The Impact of BRICS Formation on Portfolio Diversification: Empirical Evidence from Pre- and Post-Formation Eras
Al-Mohamad, Somar,Khaki, Audil,Bakry, Walid,Jreisat, Ammar,Vo, Xuan Vinh
This paper aims at contributing to the international portfolio investment decisions among the emerging BRICS countries where individual and institutional investors seek diversification benefits and to help in advocating policy changes and implementation as a response to the changing dynamics in these countries pre- and post-BRICS formation. Therefore, the context of this paper is aimed towards examining the short term causalities and long term integration among the BRICS stock market pre- and post-BRICS formation. The research applies the Augmented Dicker-Fuller (ADF) and Philips-Perron tests (PP) tests to analyze stationarity among the selected variables. The pre- and post-BRICS formation long-term linear relationship is investigated using Johansen and Juselius cointegration test while the Granger Causality is applied to assess the direction of the causality between the stock market indices. The study also extends the investigation by employing the impulse response function and variance decomposition to evaluate the reaction of each of the BRICS market to a shock from other BRICS stock markets. Weekly stock market indices of BRICS countries were used covering the period from January 2003 to December 2018. One key finding is that the degree of financial integration among the BRICS stock markets has moderately strengthened in the post-BRICS formation period compared to the pre-BRICS formation period. Another significant finding is that the Chinese stock market are mostly independent from other BRICS markets in the two aforementioned sub-periods, implying diversification benefits for the international investors both in the short and the long run. Further, the results also reveal a unidirectional causal relationship from the Russian stock market to its BRICS counterparts in both periods. Finally, the overall results show an increased responsiveness of stock markets in BRICS countries to shocks in each other after the formation of the bloc as compared to pre- formation period.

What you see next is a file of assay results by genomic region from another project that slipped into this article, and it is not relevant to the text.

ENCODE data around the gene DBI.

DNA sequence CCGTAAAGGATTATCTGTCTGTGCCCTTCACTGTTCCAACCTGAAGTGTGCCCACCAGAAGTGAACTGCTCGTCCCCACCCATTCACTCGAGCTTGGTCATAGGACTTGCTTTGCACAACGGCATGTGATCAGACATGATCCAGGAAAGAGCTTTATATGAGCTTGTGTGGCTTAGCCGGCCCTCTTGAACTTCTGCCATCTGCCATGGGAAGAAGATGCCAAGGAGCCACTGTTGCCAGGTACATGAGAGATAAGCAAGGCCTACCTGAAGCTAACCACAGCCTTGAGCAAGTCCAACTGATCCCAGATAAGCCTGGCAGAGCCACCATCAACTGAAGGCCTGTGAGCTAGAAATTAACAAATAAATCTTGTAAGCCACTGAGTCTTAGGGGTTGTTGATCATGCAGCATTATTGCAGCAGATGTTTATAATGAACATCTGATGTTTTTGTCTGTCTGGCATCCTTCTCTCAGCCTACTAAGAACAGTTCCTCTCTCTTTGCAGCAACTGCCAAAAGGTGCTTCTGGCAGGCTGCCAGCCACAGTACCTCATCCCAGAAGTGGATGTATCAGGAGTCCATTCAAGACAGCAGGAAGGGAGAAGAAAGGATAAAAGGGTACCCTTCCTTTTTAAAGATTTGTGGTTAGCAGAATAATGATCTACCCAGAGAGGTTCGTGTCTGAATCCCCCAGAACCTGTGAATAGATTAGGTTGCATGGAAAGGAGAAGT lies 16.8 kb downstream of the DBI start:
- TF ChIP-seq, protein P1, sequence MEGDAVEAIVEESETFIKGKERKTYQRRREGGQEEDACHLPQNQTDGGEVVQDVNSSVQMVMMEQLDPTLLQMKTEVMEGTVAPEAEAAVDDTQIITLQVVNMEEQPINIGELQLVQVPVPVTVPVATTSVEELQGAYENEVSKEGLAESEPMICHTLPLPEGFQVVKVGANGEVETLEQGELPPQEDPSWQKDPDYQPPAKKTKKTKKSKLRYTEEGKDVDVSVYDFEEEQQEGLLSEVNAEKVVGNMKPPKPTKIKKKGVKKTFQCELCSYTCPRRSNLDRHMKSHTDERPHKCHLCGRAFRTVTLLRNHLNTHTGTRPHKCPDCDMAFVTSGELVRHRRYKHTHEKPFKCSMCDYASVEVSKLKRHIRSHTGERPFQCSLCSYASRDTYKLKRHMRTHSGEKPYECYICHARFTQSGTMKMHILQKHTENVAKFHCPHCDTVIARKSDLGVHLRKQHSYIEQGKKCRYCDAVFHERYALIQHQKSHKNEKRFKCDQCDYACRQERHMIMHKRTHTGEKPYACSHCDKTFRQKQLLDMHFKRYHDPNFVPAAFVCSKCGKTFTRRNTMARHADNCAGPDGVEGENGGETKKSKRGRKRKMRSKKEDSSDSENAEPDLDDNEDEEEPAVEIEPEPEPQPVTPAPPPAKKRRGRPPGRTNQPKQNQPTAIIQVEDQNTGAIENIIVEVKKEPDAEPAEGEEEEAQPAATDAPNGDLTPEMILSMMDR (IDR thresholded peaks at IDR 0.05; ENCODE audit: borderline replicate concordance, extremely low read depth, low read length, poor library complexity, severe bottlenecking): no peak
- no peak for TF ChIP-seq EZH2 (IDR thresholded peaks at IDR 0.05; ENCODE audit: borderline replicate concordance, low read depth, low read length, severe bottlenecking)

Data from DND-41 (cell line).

The Man(ager) Who Knew Too Much
Banerjee, Snehal,Davis, Jesse,Gondhi, Naveen
There is widespread evidence that better informed individuals exhibit the “curse of knowledge.” We study how this bias affects communication choices and investment decisions within a firm. A principal chooses the optimal level of investment in a risky project, conditional on the information she receives from a better informed, but “cursed,” manager. The curse of knowledge leads the manager to overestimate the informativeness of his communication. This misperception amplifies the information loss from strategic communication when the manager and principal’s incentives are misaligned. However, this same distortion in the manager’s perception leads him to over-invest in acquiring private information. We characterize the overall impact on firm value and on the choice of whether to delegate the investment decision to the manager.